Bonnie Prince Charlies House
This house in fact served as a residence for the Prince for one night only. It was more importantly a 17th century town house of a locallandowning family, the Ainslies of Backhills, near Oxnam. It was clearly one of the most important houses in Jedburgh but other such “townhouses” were probably a feature of Jedburgh in those days.
What we see today is much altered from the original house, but the form along with interesting architectural features, especially at the rear, give us an idea of the style of the house.
The first thing we might notice on the front of the house.is the large elaborate sundial with tabular and bowl-shaped dials, now almost totally decayed (the crest of Blackhills family could be made out at one time). It does tell us that there was no building to obscure the sun at the time of its creation.
The pend was wide and tall enough to allow horse and carts to enter. It has a shallow arch of pink sandstone (Note the indentations on either side at axle height.) Through the pend the building originally continued all the way along the close.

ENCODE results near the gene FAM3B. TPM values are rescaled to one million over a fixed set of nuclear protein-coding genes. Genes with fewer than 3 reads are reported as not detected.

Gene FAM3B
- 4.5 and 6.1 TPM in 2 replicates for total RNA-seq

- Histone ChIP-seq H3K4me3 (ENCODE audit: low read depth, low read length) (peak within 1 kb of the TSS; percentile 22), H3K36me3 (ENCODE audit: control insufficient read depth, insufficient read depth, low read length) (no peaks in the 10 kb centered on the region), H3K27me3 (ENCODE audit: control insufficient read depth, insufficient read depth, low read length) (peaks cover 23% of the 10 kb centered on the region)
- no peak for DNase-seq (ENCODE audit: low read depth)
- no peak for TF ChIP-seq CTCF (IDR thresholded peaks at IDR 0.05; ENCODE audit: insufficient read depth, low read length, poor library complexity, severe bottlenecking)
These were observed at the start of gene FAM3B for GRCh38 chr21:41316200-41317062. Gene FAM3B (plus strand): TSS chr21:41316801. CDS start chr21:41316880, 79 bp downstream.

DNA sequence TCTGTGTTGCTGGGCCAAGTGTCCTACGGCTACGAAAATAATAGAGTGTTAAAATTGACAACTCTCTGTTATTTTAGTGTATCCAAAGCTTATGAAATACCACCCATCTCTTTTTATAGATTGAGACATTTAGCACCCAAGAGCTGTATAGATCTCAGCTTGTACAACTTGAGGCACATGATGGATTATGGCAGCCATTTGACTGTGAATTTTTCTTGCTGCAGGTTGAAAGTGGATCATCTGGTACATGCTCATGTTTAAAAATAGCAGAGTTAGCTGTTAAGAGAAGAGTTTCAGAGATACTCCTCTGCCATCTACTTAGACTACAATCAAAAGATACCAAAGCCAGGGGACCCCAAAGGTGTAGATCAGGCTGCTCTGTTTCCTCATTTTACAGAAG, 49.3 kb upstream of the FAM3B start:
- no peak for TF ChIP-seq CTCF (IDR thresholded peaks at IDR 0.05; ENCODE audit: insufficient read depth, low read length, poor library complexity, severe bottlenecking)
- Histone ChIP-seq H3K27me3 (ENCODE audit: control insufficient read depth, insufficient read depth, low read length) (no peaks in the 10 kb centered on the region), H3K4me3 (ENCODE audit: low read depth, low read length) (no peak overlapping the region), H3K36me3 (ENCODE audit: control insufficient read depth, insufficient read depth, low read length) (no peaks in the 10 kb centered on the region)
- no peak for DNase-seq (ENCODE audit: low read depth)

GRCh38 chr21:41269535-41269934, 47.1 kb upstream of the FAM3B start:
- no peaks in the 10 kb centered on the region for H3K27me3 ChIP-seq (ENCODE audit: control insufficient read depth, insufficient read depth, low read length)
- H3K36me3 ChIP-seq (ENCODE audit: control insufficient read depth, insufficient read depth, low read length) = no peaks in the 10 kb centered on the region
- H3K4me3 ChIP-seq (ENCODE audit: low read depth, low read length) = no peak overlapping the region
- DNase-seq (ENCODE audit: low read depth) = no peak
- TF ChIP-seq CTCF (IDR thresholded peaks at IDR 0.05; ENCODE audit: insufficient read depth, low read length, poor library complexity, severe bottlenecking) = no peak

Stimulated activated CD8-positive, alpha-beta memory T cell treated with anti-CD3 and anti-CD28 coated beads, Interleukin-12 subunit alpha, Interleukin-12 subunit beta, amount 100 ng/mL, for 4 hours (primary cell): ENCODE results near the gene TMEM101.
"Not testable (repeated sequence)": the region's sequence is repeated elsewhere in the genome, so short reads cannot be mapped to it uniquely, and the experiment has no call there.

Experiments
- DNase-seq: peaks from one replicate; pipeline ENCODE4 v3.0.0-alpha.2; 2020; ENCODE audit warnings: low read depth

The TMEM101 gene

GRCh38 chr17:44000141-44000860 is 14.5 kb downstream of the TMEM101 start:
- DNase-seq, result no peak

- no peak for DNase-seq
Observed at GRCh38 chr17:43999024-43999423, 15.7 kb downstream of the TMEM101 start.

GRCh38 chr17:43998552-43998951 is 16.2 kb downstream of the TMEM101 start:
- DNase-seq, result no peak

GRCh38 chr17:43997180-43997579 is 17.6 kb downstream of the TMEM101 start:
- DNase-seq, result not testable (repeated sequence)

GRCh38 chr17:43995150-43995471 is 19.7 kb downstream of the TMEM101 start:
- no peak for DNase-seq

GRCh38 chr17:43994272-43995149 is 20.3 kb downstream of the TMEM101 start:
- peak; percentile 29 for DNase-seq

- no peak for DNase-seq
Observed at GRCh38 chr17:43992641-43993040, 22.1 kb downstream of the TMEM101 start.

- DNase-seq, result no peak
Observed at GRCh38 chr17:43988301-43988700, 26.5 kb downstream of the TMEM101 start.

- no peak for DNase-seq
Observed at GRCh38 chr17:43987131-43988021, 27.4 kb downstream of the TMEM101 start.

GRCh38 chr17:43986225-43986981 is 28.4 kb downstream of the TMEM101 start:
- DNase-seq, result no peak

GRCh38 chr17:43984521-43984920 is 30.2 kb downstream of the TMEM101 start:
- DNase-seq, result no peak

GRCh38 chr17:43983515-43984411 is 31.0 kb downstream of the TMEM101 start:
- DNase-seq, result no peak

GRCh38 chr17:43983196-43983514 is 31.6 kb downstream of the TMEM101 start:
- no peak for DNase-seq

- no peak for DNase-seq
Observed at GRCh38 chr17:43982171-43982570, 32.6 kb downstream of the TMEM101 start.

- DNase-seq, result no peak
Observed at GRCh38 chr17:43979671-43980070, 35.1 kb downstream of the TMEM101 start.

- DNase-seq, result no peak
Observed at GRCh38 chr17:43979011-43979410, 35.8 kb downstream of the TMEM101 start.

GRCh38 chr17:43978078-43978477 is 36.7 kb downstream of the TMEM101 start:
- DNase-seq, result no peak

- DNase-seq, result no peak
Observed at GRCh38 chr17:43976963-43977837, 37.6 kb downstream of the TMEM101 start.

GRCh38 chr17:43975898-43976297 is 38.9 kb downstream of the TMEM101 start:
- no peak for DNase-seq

On the right there is a sadly decayed roll-moulded, lugged and ogee-headed Renaissance doorcase with a frieze and panel above. Originally the house would have stretched all the way along the close.
Bonnie Prince Charlie allegedly lodged in the house from the 6th to the 7th November 1745. (Some say he in fact was less grandly accommodated in a nearby inn). A plaque on the front of the building commemorates this stay.
Charles Edward Stuart was known as “ the Young Pretender”. His father, James Stuart, “the Old Pretender”, lived in exile in France. He believed he was the rightful king of the United Kingdom. His father, King James VII (or James II of England) had been ousted in 1689 in the Glorious Revolution, because he was a Catholic. Thereafter, the monarch had to embrace the Protestant faith. Thus Charles was fighting on behalf of his father for his reinstatement as king. His followers were called “Jacobites” after “Jacobus”, the Latin version of James. This venture was known as the 1745 Jacobite Rebellion.
Charles was on his way south in an attempt to take London, drive out the Hanoverian King George II and so regain the throne for the Stuarts. It is believed that he stopped in Jedburgh to acquire boots for his troops, as Jedburgh was famous for its craftsmen “souters” or shoemakers.
It is not clear whether the townspeople of Jedburgh were for or against the Jacobites, though Jedburgh having suffered economically after the Union of 1707, perhaps they would have sympathy for his cause. The Prince was a romantic figure who would draw crowds of admirers. From Jedburgh, the Prince marched south to cross the Esk into England. He did not succeed in his quest to regain the throne, but he came very close. His army was defeated at Culloden in 1746. He died in Rome in 1788.